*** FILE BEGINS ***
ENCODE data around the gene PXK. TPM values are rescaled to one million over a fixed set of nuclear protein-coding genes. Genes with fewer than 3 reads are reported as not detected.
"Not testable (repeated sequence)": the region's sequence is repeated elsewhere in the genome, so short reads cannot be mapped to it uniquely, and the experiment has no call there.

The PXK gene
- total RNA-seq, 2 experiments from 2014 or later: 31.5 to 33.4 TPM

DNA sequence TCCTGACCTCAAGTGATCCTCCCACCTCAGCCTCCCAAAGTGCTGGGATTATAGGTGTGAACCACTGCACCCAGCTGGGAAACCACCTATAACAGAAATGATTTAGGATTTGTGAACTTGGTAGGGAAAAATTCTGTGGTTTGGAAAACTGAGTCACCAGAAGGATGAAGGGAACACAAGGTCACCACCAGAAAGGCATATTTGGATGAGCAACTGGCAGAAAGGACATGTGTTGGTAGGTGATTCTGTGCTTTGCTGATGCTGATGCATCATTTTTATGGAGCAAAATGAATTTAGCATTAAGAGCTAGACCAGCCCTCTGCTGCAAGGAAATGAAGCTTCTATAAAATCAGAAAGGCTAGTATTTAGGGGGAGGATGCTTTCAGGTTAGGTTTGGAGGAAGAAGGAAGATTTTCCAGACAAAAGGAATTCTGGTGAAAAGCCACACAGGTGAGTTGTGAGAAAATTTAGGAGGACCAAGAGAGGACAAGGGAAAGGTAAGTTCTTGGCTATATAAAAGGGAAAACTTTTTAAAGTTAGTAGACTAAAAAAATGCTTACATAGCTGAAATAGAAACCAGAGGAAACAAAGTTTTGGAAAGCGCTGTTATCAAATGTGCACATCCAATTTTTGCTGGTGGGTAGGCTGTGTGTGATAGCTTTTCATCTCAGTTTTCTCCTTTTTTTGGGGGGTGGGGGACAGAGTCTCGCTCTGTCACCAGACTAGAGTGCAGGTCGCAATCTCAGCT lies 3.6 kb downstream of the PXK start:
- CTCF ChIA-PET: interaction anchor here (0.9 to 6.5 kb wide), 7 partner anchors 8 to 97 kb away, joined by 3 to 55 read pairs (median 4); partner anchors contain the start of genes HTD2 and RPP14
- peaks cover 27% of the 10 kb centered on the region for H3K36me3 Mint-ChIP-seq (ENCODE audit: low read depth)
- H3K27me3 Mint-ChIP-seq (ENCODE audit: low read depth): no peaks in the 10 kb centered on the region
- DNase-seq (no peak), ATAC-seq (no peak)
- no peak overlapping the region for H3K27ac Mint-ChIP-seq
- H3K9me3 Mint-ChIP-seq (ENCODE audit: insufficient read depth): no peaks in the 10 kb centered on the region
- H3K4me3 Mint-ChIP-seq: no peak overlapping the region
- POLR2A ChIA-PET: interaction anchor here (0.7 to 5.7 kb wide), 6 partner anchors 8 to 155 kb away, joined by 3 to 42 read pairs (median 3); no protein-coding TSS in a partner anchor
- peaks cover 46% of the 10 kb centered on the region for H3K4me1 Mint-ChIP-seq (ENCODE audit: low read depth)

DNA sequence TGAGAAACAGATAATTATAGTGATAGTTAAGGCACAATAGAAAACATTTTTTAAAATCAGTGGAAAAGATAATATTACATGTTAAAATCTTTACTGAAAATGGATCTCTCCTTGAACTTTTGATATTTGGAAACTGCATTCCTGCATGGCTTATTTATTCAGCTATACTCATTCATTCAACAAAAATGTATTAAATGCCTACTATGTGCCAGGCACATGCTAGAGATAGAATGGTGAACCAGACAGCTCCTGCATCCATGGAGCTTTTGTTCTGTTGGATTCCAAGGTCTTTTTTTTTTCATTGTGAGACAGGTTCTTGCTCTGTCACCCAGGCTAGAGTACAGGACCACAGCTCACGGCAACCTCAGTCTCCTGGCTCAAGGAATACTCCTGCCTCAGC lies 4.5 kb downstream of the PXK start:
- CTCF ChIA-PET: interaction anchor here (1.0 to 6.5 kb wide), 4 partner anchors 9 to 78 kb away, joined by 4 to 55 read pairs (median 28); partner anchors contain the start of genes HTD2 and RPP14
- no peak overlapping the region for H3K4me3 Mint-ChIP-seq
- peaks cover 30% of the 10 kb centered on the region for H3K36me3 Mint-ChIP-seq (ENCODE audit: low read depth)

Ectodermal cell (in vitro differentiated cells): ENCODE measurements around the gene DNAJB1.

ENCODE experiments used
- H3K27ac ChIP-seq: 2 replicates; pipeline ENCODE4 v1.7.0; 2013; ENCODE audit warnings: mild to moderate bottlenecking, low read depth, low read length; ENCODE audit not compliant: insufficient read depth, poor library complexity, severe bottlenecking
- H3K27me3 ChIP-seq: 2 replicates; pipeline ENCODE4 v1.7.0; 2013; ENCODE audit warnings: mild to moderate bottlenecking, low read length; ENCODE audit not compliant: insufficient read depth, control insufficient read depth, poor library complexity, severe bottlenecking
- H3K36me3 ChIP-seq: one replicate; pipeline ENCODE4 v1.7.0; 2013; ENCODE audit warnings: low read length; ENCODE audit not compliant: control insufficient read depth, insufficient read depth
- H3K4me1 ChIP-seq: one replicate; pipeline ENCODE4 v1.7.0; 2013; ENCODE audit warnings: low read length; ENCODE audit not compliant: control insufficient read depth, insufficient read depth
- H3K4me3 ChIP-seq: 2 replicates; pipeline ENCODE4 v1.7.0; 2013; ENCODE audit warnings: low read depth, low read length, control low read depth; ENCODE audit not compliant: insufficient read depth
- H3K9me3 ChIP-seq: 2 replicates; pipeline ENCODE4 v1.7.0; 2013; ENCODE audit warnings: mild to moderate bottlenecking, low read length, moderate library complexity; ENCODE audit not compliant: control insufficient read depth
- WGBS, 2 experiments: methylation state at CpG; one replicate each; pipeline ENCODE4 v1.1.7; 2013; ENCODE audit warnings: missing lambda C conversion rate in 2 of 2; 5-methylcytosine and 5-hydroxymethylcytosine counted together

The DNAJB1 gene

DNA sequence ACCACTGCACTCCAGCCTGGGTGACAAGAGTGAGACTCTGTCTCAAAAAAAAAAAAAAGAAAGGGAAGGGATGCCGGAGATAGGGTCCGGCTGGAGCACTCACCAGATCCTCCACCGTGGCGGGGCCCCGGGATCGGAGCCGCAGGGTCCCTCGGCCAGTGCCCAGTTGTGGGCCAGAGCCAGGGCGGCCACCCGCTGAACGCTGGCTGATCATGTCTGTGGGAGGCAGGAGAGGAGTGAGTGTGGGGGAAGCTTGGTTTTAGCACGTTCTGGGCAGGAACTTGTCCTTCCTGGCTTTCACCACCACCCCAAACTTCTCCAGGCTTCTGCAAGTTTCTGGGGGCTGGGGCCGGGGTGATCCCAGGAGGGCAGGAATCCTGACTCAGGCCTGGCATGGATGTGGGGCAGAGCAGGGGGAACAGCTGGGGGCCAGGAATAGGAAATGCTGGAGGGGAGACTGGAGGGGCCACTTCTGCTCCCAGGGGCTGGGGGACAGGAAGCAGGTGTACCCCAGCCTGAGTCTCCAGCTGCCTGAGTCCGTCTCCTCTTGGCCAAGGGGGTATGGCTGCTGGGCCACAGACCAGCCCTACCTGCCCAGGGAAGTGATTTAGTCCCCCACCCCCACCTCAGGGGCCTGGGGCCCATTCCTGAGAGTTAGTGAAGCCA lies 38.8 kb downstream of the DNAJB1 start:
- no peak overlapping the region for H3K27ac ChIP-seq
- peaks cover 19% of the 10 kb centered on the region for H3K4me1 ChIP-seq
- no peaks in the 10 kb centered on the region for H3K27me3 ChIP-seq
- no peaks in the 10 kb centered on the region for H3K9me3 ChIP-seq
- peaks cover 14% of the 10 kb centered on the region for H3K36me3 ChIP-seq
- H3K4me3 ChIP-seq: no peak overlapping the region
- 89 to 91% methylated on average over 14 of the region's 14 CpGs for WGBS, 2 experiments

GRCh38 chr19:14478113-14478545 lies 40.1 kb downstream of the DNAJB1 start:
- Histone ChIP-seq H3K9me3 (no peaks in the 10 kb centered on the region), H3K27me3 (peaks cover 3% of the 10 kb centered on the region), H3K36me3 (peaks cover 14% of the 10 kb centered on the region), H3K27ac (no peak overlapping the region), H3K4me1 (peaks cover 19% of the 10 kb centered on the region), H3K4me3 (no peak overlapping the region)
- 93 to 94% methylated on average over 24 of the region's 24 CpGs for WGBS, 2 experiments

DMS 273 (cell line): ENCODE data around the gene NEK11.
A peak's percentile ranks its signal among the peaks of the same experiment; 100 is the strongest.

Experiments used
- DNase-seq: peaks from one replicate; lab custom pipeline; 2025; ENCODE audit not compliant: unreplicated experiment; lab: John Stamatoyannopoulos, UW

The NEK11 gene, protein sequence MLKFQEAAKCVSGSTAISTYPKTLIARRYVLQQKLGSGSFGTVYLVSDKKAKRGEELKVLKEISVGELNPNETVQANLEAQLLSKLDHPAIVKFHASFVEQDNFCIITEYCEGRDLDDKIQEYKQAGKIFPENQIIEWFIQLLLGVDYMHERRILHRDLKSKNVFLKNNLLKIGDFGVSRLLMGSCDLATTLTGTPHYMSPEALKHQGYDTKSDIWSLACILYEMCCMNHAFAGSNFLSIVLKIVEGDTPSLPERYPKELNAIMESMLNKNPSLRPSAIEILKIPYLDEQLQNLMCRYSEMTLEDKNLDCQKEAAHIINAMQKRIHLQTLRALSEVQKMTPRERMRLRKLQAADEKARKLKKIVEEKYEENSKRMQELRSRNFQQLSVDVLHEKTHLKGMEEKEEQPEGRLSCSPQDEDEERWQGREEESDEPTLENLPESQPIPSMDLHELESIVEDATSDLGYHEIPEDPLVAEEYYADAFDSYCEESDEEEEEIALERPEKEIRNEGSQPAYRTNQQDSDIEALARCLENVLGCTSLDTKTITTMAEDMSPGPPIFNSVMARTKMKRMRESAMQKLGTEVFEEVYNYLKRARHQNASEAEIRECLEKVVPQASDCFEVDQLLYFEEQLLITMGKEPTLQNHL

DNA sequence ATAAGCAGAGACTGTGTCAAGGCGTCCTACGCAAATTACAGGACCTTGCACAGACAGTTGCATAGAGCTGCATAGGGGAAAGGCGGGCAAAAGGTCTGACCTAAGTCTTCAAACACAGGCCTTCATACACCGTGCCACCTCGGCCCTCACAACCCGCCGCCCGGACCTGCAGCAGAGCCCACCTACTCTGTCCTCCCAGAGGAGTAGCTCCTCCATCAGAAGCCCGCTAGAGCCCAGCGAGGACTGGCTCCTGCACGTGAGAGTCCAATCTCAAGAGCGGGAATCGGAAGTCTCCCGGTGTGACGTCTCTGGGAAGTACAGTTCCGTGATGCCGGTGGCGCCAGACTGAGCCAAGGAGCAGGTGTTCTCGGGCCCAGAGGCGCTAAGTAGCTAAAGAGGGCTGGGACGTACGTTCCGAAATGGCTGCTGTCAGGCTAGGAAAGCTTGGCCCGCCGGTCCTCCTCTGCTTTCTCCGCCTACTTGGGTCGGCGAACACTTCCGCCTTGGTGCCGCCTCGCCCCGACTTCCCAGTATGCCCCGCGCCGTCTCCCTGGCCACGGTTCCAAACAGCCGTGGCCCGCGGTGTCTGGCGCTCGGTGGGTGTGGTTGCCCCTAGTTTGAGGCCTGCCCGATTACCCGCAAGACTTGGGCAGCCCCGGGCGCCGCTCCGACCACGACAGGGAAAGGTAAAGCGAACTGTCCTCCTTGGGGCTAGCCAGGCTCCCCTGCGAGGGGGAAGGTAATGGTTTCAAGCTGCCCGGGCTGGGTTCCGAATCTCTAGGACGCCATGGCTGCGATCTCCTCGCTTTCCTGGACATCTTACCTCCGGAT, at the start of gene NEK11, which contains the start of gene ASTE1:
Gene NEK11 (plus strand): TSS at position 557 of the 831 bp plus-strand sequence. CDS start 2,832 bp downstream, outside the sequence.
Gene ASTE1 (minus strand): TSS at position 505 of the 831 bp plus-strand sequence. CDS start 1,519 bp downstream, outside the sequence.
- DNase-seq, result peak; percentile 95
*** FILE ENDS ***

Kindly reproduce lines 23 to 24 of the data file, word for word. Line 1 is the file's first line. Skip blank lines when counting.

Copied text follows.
- H3K36me3 ChIP-seq: one replicate; pipeline ENCODE4 v1.7.0; 2013; ENCODE audit warnings: low read length; ENCODE audit not compliant: control insufficient read depth, insufficient read depth
- H3K4me1 ChIP-seq: one replicate; pipeline ENCODE4 v1.7.0; 2013; ENCODE audit warnings: low read length; ENCODE audit not compliant: control insufficient read depth, insufficient read depth